In preparation for Easter, I recently went to the Stations of the Cross at the Marianhill Monastery Cloisters on Good Friday. This community was founded in 1882 by a Trappist abbot and was taken over in 1909 by the Marianhill Missionary order. It is now situated in the slum quarter of Pinetown (about 20 minutes outside Durban) and has developed into an important training center for Black South Africans. Having heard about the Stations early in Lent, I marked it on my calendar and was looking forward to it even before I really knew what it was about.
We arrived on Friday morning and soon, a locked door was opened for us, an entry into the beautiful gardens on the inside of the cloisters… a reflective setting for what we were about to witness and participate in. The German priest who lead the Stations with the help of two young African brothers prefaced the meditation by telling us that ten years ago, the Archdiocese of Durban had used HIV/AIDS as the Stations theme, using adapted, real-life stories to reflect each Station of the Cross from the Gospel in a modern way. They were able to use genuine names and life situations of those infected and affected by this disease and because of this unexpected version of the Stations, I was deeply affected in a way I was not anticipating; it’s meaning went beyond just praying the Stations of the Cross. As the priest spoke, I could think of someone I know or have taken care of that would fit the appropriate Station. So instead of using the people intheir reflections, and with my ministry to HIV/AIDS in mind, I am going to create my own reflection with those who have become a part of my life here in South Africa.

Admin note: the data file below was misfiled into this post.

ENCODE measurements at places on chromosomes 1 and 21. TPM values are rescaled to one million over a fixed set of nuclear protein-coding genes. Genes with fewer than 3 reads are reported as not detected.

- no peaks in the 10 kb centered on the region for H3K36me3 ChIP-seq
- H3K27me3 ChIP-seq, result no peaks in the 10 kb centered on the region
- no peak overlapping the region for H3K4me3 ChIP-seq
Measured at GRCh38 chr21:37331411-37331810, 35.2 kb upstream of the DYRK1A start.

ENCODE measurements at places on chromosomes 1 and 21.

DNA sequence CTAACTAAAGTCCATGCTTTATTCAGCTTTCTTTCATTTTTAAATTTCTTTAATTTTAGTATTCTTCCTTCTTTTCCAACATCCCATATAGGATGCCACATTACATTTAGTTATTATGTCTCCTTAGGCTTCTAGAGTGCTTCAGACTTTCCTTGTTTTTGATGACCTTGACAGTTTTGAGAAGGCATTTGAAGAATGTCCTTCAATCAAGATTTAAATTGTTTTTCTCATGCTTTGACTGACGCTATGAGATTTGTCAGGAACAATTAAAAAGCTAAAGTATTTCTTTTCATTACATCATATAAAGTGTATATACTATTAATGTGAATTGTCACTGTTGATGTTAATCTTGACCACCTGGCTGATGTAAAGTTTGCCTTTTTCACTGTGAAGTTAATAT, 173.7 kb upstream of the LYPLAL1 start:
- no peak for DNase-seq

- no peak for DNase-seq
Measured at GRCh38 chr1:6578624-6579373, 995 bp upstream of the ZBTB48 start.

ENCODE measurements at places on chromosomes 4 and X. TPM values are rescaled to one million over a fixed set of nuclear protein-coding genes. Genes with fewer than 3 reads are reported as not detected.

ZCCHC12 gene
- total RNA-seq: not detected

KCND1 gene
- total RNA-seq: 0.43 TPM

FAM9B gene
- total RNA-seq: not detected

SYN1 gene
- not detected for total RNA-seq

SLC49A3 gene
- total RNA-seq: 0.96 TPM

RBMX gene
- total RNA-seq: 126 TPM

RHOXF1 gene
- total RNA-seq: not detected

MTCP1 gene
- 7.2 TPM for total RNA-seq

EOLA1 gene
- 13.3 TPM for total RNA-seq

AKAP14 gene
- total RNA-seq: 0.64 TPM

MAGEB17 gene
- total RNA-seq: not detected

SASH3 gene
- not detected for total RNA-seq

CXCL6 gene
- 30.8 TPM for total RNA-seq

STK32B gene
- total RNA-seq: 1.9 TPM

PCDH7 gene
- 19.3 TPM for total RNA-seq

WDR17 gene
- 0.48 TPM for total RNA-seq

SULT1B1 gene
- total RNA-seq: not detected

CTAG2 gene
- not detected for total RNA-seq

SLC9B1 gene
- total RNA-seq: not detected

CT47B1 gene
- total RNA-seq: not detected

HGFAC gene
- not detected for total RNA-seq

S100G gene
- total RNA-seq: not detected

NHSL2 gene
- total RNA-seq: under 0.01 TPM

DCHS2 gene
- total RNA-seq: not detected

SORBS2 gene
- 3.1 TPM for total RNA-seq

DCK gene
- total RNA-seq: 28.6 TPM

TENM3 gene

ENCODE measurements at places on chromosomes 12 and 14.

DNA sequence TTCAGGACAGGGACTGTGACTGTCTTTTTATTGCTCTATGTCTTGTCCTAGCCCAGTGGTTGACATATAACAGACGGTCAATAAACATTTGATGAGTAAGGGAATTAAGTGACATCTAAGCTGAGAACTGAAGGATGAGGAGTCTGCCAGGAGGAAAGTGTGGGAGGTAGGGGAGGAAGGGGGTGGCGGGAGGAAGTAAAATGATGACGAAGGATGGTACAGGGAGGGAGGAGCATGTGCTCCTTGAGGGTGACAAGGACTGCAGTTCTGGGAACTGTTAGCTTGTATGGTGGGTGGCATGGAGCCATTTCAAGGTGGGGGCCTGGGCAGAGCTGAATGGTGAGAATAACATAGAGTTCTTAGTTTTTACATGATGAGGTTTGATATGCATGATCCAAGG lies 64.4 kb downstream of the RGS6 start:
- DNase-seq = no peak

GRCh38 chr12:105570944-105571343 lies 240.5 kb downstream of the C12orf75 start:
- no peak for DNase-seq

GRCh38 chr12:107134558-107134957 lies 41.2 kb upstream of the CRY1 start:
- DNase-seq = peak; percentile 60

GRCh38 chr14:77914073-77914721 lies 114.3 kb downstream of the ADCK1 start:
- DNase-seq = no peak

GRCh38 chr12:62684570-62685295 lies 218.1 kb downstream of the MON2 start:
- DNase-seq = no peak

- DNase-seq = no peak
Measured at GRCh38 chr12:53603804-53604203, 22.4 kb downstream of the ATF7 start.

The First Station of the Cross… Jesus is condemned to death. Ntombizonke’s mother, severely affected by post-partum depression, comes to the hospice with Thulani, the baby’s father. She is disinterested in the baby, not wanting to hold or even look at her AIDS affected, beautiful child. Thulani is surprisingly HIV negative, leaving me 99.9% sure the mother is positive. I do my first HIV test, after having just learned how to earlier that day. The lines on both tests turn red within the 5 minutes required to wait, indicating she is HIV positive. I counsel her about how it will affect her life, who her support systems are, how she will now take care of herself. Yet, just like Jesus, she received a death sentence that day in the small room we sat in.
The Fifth Station of the Cross… Simon of Cyrene helps Jesus carry his cross. Mzwakhe, weakened by the constant diarrhea and vomiting, only has enough energy to make slight movements in his bed without assistance. So getting him from the bed to the wheelchair, from the wheelchair to the car, and from the car to his small home down the side of a mountain was quite a physical challenge. He could not do it alone. Despite the fact that I worried about his physical well-being even if it was just for a one night pass out from the hospice, I knew the emotional benefits of spending a night at home with his wife and children would heal him in a way no medication could. So we carried this man of about 100 lbs. down a steep dirt path to a small home made of tin, mud, and wood. Just like Jesus, Mzwakhe could not do it alone.
The Twelfth Station of the Cross… Jesus dies on the cross. The gift of the lives of Joseph, Roy, Bongekile, Shalazile, Zodwa, Thulisile, Mhakosi, Rose, Sibusiso, Qomofuka, Nontobeko, Zandile, Dumisani, Roseline, Tholasile, Malcolm, Stanley, Bulelani, Bonisiwe, Tholakele, Ngenzeni…. and so many more. Just like Jesus, they died on their cross… the burden of AIDS.
Each Station now has more incredible meaning for me… keeping in my mind and heart those from my ministry here whose sacred lives and deaths fit so appropriately into each step of Christ’s path right before He died for us.
Let us be mindful of the new life in this Easter!
South Africa 2005-2006